Examples of wide-based robots using traction and omni wheels

I need to prove to my mentor that 1 set of omni wheels and 1 set of traction wheels will make really good turning for our wide-based robot. Does anyone have any videos/pictures (vids preferable) of robots that fit this description?

I already searched on CD and Google for a while and found nothing, so I’m hoping some teams know of some.


We had a long base 4wd with a set of omnis in the back. Obviously if it worked with long, then it’ll turn fine on a wide drive base.

  • Sunny G.

Thanks! :smiley:

Too well, possibly.

A wide wheel base won’t have nearly as much trouble turning as a long base anyway. Just go with 4 tractions/lunacy wheels if you’re doing a wide base; adding omnis could result in too much turnability.

Our problem is we want to extend the wheels out a bit farther, and our wide robot already has a larger wheel base than our long 6 WD.

Exxperiment with omnis and tractions in opposite corners.


This seems interesting, but I don’t see why it’s any better than tractions in front and omnis in the back.

The benefit will lie in turning.

One thing that the team felt in 2010 (the video above) was a significant amount of fishtailing. With the wide base, perhaps you’ll feel a significant amount of that compounded with increased sensitivity.

With the setup that PayneTrain has suggested, notice that there is no real point about which the robot can fish tail. It forges stability into a potentially unstable design all while distributing the weight over omni wheels and traction wheels.

  • Sunny G.

Your wording makes we want to test that right now. :smiley: I think we’ll possibly stick to using gulp Lunacy wheels. They fit our needs, and we’ll be able to keep our bot the way it is without changing too much right now.

This is probably wrong actually. If you have a wide base robot, and you’re powering all wheels, you should have 0 issues with wheel scrub while turning.

We are currently using the new 6" wheels in the kit, and using the spacing provided. While we turn, we don’t maneuver/turn as well as we’d like to. FURTHERMORE, the main reason we’re looking into this is because we want to move our wheels out a bit more so we have a bit more stability for the robot, thus making it even harder to turn, especially with the 4" AM plaction wheels we will be using as of tomorrow.

Officially, I can’t say it’s bad, since we didn’t test on carpet. However, we tested on pretty slick concrete that may have been even easier than carpet, and that’s what scared me. We will test on real carpet tomorrow.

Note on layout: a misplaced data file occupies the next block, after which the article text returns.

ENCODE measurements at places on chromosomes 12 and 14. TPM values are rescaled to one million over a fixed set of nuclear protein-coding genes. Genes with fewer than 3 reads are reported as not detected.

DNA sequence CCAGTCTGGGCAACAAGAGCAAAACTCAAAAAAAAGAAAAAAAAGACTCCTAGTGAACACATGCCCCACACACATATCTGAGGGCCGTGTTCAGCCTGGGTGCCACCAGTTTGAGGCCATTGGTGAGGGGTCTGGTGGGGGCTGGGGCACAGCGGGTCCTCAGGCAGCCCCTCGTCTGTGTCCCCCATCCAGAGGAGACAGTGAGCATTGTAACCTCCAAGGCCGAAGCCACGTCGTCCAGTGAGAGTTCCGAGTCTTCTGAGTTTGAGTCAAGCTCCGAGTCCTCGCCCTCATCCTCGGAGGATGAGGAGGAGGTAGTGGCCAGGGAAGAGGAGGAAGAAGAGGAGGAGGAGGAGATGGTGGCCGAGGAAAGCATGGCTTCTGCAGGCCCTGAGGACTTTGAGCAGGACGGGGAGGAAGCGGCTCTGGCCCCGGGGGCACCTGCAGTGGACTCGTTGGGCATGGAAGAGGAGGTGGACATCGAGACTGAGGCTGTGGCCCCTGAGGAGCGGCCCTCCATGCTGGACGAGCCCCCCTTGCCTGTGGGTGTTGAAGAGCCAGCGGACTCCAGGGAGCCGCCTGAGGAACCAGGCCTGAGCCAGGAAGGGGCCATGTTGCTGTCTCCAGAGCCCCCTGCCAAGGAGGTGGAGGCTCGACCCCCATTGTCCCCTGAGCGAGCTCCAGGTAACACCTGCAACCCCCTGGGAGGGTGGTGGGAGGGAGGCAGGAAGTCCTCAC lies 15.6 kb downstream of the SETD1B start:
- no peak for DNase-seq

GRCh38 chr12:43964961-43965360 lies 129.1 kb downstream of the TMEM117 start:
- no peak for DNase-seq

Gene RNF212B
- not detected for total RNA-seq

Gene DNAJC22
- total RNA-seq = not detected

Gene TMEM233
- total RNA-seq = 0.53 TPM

1 set of omnis and 1 set of tractions…after seeing other people’s comments, I have further understood what you have meant…

But I had to post what I was thinking - I introduce to you, the magic of Nanodrive.

I love that robot. :smiley: It’s one of my favorites on my playlists (Anything 148, really). While I love the drive, it’s a little complex for us right now, and especially for this late in the season.

Thanks for the post, though!

Make sure to report back once you do test on carpet… it really can make the difference in how your drivetrain performs

Check out this video of 1918 in 2010: http://www.youtube.com/watch?v=YGTwp3hjVI8&feature=related

Some of their other videos show them using standard 2008-ish Kit wheels on the end instead of Omnis. I’d contact someone on their team and see if they’re willing to share their experiences with you.

Thanks a bunch!

Not true. In fact, we went through a design change already because with a well balanced wide robot with pneumatic wheels at the corners inflated to max pressure, the robot had a very hard time turning.

My team used a wide robot with kit wheels in the front and omni-wheels in the back for the 2008 season, after doing this in a long configuration had worked out well the year before. In the end I think the robot ended up turning too well as we only had one or two students who could actually drive the thing and it still fish-tailed or spun out on occasion during matches (we were also geared for 13 fps which didn’t help matters). Since then we’ve gone back to the long configuration with omnis every year since because it gives us good turning without going overkill like the wide base did with it.

I found a video of ours with some of our practice driving, skip ahead to about 1 minute in to see the robot actually driving around:

I’m sure the blue alliance has some match footage as well but that will probably be far away shots of the field.

When people say “turn too well” when referring to omnis, what exactly do you mean by that? Do they turn more than the controlled angle? If there were other options to ease in turning, would you suggest omnis over them, or no? If no, then what “them” would you suggest? We are hoping on using 4" wheels for our robot.